This year’s flu season is causing severe illness and even death in typically healthy adults from 25 to 50, according to the Arkansas Department of Health.

The health department held a news conference Monday in Little Rock to spread the word that the illness seems to be targeting the age group that may not be as inclined to get the yearly vaccination.

"Typically this group is fairly healthy, said Kerry Krell, ADH spokeswoman. "People these ages are getting very sick very quickly from the flu."

The heath department said Monday seven out of the 15 flu deaths this season in Arkansas have occurred in that age group.

There are multiple factors that may explain why younger, healthier people are affected this year, according to the health department.

One observation is that only 30 percent of individuals in the age group have been vaccinated.

The most frequently seen flu strain this year is H1N1, which disproportionately affects young to middle-aged adults and pregnant women.

"We can’t stress enough how critical it is for all individuals to get vaccinated - especially if you’re in this age group," said Dr. Nate Smith, state health officer and director of the Arkansas Department of Health. "We know the flu vaccine isn’t 100 percent effective, but it truly can mean the difference between a mild to moderate illness and death."

Krell said the department has done a good job of educating the elderly about the vaccine and preventative measures because they’re a vulnerable population.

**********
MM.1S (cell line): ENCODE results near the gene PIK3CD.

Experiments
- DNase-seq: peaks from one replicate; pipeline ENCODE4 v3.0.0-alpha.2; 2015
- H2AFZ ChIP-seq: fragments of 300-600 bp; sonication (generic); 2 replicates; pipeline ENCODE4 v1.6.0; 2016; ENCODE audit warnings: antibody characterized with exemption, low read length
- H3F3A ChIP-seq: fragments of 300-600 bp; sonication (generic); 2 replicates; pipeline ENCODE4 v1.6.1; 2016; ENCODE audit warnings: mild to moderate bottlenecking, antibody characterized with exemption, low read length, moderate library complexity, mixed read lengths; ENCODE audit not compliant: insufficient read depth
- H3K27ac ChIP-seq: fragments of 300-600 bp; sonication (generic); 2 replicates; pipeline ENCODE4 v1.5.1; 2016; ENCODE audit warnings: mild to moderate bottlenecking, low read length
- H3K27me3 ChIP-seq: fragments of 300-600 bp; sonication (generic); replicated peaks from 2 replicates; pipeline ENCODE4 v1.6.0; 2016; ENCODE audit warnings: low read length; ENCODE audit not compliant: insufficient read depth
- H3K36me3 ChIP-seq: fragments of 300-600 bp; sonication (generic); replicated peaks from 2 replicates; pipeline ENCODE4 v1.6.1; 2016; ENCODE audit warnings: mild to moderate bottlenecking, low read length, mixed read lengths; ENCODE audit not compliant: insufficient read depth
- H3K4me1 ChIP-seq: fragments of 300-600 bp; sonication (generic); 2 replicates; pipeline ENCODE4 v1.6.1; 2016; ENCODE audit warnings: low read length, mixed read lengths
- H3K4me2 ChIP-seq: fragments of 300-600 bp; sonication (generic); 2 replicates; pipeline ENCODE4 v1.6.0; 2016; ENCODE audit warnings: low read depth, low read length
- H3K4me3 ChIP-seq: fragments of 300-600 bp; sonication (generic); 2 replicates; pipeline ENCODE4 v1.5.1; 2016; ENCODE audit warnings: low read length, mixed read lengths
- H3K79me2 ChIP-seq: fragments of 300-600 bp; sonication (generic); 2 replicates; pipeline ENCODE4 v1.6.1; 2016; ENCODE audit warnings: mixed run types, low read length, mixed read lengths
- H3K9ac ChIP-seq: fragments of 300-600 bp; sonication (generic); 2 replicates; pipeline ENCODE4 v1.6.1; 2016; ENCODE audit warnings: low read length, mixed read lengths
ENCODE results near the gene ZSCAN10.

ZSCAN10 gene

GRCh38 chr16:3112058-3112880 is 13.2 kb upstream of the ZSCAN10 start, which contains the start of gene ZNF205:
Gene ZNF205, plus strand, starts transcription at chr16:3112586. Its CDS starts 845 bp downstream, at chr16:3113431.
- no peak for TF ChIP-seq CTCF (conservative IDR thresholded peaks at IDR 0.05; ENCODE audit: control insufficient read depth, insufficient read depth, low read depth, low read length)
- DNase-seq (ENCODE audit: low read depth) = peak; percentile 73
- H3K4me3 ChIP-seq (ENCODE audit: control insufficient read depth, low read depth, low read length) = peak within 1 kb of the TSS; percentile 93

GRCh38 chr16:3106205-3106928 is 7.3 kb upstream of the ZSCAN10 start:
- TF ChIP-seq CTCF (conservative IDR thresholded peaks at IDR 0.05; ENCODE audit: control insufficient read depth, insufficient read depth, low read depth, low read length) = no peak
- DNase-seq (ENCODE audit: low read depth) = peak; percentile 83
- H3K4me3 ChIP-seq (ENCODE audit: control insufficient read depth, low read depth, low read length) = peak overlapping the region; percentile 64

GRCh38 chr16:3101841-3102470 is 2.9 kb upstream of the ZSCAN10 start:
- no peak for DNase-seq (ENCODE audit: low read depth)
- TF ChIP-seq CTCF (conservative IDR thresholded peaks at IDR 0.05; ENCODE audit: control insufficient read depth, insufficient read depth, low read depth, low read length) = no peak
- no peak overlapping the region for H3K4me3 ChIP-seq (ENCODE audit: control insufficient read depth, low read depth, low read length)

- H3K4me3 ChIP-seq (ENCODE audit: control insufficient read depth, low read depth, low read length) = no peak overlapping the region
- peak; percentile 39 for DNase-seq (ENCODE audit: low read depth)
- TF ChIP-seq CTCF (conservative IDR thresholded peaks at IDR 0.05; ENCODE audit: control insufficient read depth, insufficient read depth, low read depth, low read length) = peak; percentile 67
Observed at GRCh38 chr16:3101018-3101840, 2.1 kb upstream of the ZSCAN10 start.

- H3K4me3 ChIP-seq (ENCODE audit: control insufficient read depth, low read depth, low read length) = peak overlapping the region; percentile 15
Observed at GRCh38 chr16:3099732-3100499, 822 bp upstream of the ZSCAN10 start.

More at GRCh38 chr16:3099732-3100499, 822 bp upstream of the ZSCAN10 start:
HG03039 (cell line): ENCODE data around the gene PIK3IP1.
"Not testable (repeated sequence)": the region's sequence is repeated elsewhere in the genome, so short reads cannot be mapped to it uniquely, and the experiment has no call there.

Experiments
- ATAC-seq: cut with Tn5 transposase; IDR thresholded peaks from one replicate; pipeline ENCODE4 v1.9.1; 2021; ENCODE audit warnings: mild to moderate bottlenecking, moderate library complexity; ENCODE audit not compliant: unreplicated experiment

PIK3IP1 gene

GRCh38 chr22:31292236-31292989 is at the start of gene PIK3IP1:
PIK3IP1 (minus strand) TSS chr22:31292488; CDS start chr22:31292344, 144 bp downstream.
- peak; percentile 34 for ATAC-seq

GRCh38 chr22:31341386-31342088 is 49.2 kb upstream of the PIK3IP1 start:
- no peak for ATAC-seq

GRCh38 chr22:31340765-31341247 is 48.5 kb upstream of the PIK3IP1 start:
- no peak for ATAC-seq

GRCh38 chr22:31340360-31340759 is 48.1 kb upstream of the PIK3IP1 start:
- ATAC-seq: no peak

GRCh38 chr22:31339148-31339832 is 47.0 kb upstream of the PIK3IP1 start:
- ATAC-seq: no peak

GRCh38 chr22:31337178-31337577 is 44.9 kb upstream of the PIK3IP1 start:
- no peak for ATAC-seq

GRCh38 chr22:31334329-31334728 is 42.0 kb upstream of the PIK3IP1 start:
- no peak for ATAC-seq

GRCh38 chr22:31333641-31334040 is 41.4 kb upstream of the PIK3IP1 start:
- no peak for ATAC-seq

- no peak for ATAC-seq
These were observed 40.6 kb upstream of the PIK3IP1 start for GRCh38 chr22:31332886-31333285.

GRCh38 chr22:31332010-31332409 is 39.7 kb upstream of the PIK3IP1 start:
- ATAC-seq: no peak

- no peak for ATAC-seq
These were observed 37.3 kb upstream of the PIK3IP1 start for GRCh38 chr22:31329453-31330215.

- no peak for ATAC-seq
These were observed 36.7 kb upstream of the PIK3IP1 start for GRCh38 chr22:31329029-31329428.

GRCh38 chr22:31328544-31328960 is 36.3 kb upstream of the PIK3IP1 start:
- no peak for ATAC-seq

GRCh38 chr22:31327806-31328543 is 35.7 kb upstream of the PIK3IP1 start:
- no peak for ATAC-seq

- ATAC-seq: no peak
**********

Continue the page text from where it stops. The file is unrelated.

Children, too, with school shot clinics and pediatrician recommendations have been covered.

Parents of the children, also the children of the elderly population, are in the middle.

Krell said there has been an increase in hospitalizations in the age group.

Flu symptoms include: fever over 100 degrees, headache, extreme fatigue, sore throat, muscle aches, dry cough, and runny or stuffy nose.

The health department recommends anyone showing signs of the flu to visit a doctor as soon as possible.

If flu symptoms are present along with shortness of breath, difficulty breathing, sudden dizziness, or pain or pressure in the chest, seek medical attention immediately.

The virus is spread through coughing or sneezing and by touching a hard surface where the virus is present, then toughing the nose or mouth.

Reduce the risk of catching the flu by washing hands frequently and avoiding sick individuals.

The vaccine is available at pharmacies, doctors’ offices and local health units.

Those without health insurance may receive the vaccine free of charge.

(Staff writer Courtney Spradlin can be reached by email at or by phone at 505-1236, or on Twitter @Courtneyism. To comment on this and other stories in the Log Cabin, log on to Send us your news at